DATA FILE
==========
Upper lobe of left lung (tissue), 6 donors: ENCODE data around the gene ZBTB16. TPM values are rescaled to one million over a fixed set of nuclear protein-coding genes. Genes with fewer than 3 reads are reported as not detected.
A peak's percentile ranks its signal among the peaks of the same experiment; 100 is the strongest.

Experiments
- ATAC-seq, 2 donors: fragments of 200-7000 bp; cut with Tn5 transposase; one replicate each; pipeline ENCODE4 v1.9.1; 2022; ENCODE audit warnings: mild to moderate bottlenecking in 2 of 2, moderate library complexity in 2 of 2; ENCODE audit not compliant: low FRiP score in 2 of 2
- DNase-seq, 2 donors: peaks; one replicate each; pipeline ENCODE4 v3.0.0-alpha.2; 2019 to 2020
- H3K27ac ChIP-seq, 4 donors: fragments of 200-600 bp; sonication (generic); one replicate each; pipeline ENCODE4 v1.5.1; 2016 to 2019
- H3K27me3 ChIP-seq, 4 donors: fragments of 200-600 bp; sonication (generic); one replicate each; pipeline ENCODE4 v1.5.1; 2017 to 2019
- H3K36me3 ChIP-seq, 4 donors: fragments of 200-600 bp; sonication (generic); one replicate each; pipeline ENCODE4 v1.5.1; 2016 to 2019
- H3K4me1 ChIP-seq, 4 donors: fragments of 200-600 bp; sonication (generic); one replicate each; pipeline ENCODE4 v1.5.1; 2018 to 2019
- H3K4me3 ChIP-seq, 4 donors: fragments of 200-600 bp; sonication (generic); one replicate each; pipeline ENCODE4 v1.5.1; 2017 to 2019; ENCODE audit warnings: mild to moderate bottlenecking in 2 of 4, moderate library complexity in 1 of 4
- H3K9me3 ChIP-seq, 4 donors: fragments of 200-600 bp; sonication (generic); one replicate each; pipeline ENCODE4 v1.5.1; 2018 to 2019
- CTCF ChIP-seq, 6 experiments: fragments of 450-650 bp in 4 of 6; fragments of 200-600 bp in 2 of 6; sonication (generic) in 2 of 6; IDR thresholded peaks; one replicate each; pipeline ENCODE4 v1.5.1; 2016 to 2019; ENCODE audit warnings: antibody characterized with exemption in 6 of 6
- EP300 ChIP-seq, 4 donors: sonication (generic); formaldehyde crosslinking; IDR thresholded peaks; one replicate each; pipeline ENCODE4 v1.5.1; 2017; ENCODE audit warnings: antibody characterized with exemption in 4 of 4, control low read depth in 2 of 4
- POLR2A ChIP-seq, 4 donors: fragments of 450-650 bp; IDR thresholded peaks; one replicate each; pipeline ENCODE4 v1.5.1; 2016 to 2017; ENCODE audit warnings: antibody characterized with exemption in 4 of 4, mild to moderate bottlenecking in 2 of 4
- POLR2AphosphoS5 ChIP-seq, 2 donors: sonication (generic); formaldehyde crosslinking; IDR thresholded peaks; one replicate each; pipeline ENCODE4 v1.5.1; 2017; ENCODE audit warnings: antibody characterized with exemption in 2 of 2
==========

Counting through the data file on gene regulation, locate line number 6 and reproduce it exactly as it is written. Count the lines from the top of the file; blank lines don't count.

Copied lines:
- H3K27ac ChIP-seq, 4 donors: fragments of 200-600 bp; sonication (generic); one replicate each; pipeline ENCODE4 v1.5.1; 2016 to 2019